From a fundamental viewpoint, there are a couple of concerns. The stock market is not cheap. While some describe the current environment as the most overvalued market in history, others offer justifications such as low interest rates and earnings growth. Nevertheless, few would defend that we are undervalued.

Another headwind is the change in central bank policy. The Fed has signaled that they will raise interest rates in December and continue this in 2018. Further, the support that other central banks have provided the capital markets will be declining. The ECB is reducing the amount of monthly bond purchases and the Bank of England raised its benchmark interest rate at the beginning of November. This is the first time in over 10 years that Great Britain has increased this rate. Higher interest rates are a material risk to an overvalued corporate bond market.

Trees don’t grow to the sky and, sadly, neither does the stock market. After a remarkable 2017, we could be facing a few more challenges which is something that highly optimistic investors are not prepared for. But like the unexpected election of Donald Trump, the surprise could be that the smooth and steady climb for stocks continues. Some more dysfunctional behavior in Washington might help.

[i] The Bespoke Report, October 10, 2017
[ii] Citigroup Investment Research, November 2017

Jeffrey J. Kerr, CFA

Kerr Financial Group
Kildare Asset Management
168 Water Street
Binghamton, NY 13905

Wall Street’s not so scary Halloween stories

October 23, 2017 – DJIA = 23,328 – S&P 500 = 2,575 – Nasdaq = 6,629
“It was the witching time of night…”[i]

October has a history of being a frightening month. Shorter days means more darkness together with a chill in the air. Of course, Halloween is accompanied by tales of ghosts, goblins, demonic developments and the release of B-rated horror movies. And scariest of all, Congress is in session.

Of course the financial markets also have a history of paranormal Octobers. The 1929 and 1987 crashes occurred in October as well as the Panic of 1907. In addition to these historic events, October has had other seminal market tribulations such as Long Term Capital Management’s implosion (technically this was a September event but had October fallout) and 2008’s drop after Lehman Brothers failed which helped start the financial crisis.

Despite this maniacal reputation, 2017’s October has been a continuation of the pleasant and steady move higher that has dominated the year. In fact, this year might become the “calmest” on record. Ryan Detrick, Senior Market Strategist at LPL Financial Research, suggests one way to determine volatility (or lack of it) is by measuring the absolute value of the average daily change. Mr. Detrick uses the S&P 500 and calculates this daily change at 0.30% so far in 2017. This is the second lowest reading with 1964 coming in at 0.26%.[ii]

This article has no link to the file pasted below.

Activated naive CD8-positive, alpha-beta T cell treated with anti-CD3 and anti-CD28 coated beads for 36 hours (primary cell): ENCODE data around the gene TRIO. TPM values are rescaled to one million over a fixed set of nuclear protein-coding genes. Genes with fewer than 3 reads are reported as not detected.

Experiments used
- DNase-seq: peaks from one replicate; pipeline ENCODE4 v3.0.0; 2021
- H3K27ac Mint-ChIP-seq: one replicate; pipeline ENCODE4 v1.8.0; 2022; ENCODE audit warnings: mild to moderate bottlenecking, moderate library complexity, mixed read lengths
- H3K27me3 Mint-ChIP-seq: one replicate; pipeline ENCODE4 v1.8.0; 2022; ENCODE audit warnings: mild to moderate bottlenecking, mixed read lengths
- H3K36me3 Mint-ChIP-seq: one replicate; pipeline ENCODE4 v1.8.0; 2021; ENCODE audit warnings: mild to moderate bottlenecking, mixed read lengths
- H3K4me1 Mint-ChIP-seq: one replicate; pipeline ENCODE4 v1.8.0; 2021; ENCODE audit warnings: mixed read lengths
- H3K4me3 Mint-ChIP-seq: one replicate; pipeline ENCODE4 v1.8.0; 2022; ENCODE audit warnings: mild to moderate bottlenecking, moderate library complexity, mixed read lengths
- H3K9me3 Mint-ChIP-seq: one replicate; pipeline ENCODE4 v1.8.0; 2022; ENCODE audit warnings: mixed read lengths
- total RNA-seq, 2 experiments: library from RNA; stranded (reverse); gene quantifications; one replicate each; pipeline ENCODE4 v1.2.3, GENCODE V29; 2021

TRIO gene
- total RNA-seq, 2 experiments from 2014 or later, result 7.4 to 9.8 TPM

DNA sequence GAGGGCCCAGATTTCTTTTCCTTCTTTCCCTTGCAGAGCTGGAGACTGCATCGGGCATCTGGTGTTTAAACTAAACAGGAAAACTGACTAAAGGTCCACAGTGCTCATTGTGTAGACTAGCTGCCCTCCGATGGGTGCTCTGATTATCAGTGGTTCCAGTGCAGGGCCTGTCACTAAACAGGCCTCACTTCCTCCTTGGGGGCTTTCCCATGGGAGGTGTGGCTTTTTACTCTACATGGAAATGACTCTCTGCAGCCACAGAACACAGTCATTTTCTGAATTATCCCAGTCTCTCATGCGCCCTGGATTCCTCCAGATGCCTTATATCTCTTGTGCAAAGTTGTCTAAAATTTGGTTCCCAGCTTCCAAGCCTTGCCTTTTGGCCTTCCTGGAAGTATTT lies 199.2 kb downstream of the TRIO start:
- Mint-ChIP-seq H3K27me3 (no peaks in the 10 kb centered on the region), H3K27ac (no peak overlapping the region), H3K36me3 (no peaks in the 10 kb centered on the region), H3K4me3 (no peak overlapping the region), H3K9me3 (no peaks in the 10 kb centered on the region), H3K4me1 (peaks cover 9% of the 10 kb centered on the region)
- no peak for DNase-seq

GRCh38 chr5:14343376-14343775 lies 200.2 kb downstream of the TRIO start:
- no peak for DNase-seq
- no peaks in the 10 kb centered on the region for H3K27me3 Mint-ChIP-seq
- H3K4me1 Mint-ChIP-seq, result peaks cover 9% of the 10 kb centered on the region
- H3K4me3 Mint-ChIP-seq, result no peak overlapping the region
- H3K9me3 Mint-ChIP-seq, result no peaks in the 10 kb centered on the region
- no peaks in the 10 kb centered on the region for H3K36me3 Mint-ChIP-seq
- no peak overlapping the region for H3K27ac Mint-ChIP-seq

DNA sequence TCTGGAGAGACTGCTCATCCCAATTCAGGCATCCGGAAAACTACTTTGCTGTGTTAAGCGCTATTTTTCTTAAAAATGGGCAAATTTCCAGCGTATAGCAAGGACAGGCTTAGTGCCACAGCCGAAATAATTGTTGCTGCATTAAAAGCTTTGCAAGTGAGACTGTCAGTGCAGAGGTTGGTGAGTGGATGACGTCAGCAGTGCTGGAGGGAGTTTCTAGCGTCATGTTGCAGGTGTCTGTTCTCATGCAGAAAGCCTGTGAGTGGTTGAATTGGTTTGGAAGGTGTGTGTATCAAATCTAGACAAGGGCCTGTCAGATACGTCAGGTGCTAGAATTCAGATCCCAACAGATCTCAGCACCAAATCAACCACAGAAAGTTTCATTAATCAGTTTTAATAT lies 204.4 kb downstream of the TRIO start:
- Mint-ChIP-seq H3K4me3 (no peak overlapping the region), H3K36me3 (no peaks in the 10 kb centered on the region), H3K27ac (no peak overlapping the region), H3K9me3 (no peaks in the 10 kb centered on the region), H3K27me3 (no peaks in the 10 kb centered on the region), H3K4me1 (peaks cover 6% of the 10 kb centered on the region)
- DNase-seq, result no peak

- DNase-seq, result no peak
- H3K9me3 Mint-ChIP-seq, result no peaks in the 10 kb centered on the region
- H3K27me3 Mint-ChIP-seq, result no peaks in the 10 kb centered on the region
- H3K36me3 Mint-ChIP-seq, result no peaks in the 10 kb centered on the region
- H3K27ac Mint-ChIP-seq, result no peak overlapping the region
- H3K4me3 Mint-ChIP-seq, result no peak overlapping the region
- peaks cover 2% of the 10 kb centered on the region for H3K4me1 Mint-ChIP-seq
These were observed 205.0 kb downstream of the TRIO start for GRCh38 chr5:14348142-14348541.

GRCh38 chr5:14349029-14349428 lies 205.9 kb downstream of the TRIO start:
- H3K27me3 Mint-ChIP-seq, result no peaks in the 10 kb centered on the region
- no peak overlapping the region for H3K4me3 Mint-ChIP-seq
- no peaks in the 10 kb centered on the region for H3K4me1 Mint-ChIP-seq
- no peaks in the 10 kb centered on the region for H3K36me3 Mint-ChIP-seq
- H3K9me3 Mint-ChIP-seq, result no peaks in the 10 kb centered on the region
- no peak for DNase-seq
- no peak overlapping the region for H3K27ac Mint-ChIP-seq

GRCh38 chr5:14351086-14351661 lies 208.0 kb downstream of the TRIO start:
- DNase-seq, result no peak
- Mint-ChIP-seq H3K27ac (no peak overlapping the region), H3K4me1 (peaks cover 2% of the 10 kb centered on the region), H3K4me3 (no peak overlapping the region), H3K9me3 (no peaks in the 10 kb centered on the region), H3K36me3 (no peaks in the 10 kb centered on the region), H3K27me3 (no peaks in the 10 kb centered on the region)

The chart above shows this measurement dating back to 1928. It is interesting that there were three consecutive years of this type of low volatility in the mid-1960s. We can’t rule out the possibility that we are beginning another similar stretch. Another common belief is that when volatility returns it will signal the start of a bear market. Please note the low number registered in 1995. This was followed by much higher volatility readings in conjunction with the bull market of the late 1990s.

The serene capital markets in the face of the current headlines is similar to a perplexing mystery penned by Edgar Allan Poe. There is a great deal of irony that the markets are experiencing one of the least volatile years in the face of cultural division, protests, terrorism, political polarity, and widespread social tension.

Not only are the markets curiously calm, they are trading at all-time highs. The S&P 500 closed at a record high every day last week. Thursday was the 30th anniversary of the 1987 stock market crash where the Dow Jones Industrial Average lost over 20% in one day. Stocks marked this by staging a 2017 type crash – plunging a painful one-half of one percent – before rallying back and closing higher on the day.

The S&P 500 has now recorded 61 record highs in 2017 which is the third most behind 1928 and 1964. And there are two months remaining for this year. Below is a chart showing the yearly number of record closes for the S&P 500.[iii]

While the streak of daily records for the S&P 500 is impressive, there is more to this story. Jason Goepfert, the head of Sentiment Trader, points out that the S&P has 6 weekly record closes in a row and 7 consecutive monthly record closes. As Mr. Goepfert points out, this is 18 record closes across daily, weekly and monthly time frames. He goes to say that this is the most in history and that other periods that had a comparable series of records did not mark major stock market tops.[iv]

It is interesting that the S&P 500’s accent has happened despite battling some intimidating zombies. Bellwether stocks such as AT&T, Disney, Exxon-Mobile, General Electric, IBM, Target, and Wells Fargo are not participating and, in fact, are all lower year-to-date. These blue chip, dividend paying stocks were last year’s darlings but have become “the walking dead”. It’s remarkable that the averages have performed so well despite this drag. Here are the major indexes year-to-date numbers at the close of last week.